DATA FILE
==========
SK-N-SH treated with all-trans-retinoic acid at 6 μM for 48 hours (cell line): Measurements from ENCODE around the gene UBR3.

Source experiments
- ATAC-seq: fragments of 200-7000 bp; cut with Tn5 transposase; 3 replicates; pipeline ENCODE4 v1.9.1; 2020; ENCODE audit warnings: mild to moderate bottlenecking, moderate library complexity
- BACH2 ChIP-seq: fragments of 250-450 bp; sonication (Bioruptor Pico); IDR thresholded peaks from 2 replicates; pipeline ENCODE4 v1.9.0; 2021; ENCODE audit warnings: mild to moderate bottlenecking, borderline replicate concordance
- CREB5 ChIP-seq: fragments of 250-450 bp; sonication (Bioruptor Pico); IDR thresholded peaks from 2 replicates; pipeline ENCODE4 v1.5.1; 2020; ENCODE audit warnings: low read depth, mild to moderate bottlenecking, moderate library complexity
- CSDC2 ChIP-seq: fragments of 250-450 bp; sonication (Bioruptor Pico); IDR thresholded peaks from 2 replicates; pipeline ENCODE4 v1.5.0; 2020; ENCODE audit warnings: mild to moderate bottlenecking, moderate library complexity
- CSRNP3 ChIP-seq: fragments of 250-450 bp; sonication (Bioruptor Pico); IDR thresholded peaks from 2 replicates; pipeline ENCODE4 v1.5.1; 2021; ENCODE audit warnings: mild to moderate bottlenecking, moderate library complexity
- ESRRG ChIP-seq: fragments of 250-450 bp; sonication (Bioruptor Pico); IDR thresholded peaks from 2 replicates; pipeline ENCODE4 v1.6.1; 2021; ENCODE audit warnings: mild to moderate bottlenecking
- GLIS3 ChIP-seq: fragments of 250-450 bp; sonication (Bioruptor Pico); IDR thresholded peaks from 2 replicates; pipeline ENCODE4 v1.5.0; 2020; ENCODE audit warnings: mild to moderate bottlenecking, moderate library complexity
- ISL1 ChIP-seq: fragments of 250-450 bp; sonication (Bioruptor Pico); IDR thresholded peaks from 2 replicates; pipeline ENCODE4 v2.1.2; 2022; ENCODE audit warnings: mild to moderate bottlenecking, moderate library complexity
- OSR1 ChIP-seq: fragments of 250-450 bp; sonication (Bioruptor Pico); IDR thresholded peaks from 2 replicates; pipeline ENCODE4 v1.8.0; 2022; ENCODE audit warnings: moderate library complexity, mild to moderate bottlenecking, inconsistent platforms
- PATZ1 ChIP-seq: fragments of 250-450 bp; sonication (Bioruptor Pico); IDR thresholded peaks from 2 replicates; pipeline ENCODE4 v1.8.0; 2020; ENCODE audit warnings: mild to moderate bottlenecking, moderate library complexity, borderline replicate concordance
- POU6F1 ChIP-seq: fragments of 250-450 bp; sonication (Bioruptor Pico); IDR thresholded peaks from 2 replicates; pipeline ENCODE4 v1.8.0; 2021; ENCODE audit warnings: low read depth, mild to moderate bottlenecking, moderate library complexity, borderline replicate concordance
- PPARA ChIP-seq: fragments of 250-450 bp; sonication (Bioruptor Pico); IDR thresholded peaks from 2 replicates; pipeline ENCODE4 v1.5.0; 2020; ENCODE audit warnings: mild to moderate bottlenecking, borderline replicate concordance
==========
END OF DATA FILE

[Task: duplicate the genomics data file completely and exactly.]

SK-N-SH treated with all-trans-retinoic acid at 6 μM for 48 hours (cell line): Measurements from ENCODE around the gene UBR3.

Source experiments
- ATAC-seq: fragments of 200-7000 bp; cut with Tn5 transposase; 3 replicates; pipeline ENCODE4 v1.9.1; 2020; ENCODE audit warnings: mild to moderate bottlenecking, moderate library complexity
- BACH2 ChIP-seq: fragments of 250-450 bp; sonication (Bioruptor Pico); IDR thresholded peaks from 2 replicates; pipeline ENCODE4 v1.9.0; 2021; ENCODE audit warnings: mild to moderate bottlenecking, borderline replicate concordance
- CREB5 ChIP-seq: fragments of 250-450 bp; sonication (Bioruptor Pico); IDR thresholded peaks from 2 replicates; pipeline ENCODE4 v1.5.1; 2020; ENCODE audit warnings: low read depth, mild to moderate bottlenecking, moderate library complexity
- CSDC2 ChIP-seq: fragments of 250-450 bp; sonication (Bioruptor Pico); IDR thresholded peaks from 2 replicates; pipeline ENCODE4 v1.5.0; 2020; ENCODE audit warnings: mild to moderate bottlenecking, moderate library complexity
- CSRNP3 ChIP-seq: fragments of 250-450 bp; sonication (Bioruptor Pico); IDR thresholded peaks from 2 replicates; pipeline ENCODE4 v1.5.1; 2021; ENCODE audit warnings: mild to moderate bottlenecking, moderate library complexity
- ESRRG ChIP-seq: fragments of 250-450 bp; sonication (Bioruptor Pico); IDR thresholded peaks from 2 replicates; pipeline ENCODE4 v1.6.1; 2021; ENCODE audit warnings: mild to moderate bottlenecking
- GLIS3 ChIP-seq: fragments of 250-450 bp; sonication (Bioruptor Pico); IDR thresholded peaks from 2 replicates; pipeline ENCODE4 v1.5.0; 2020; ENCODE audit warnings: mild to moderate bottlenecking, moderate library complexity
- ISL1 ChIP-seq: fragments of 250-450 bp; sonication (Bioruptor Pico); IDR thresholded peaks from 2 replicates; pipeline ENCODE4 v2.1.2; 2022; ENCODE audit warnings: mild to moderate bottlenecking, moderate library complexity
- OSR1 ChIP-seq: fragments of 250-450 bp; sonication (Bioruptor Pico); IDR thresholded peaks from 2 replicates; pipeline ENCODE4 v1.8.0; 2022; ENCODE audit warnings: moderate library complexity, mild to moderate bottlenecking, inconsistent platforms
- PATZ1 ChIP-seq: fragments of 250-450 bp; sonication (Bioruptor Pico); IDR thresholded peaks from 2 replicates; pipeline ENCODE4 v1.8.0; 2020; ENCODE audit warnings: mild to moderate bottlenecking, moderate library complexity, borderline replicate concordance
- POU6F1 ChIP-seq: fragments of 250-450 bp; sonication (Bioruptor Pico); IDR thresholded peaks from 2 replicates; pipeline ENCODE4 v1.8.0; 2021; ENCODE audit warnings: low read depth, mild to moderate bottlenecking, moderate library complexity, borderline replicate concordance
- PPARA ChIP-seq: fragments of 250-450 bp; sonication (Bioruptor Pico); IDR thresholded peaks from 2 replicates; pipeline ENCODE4 v1.5.0; 2020; ENCODE audit warnings: mild to moderate bottlenecking, borderline replicate concordance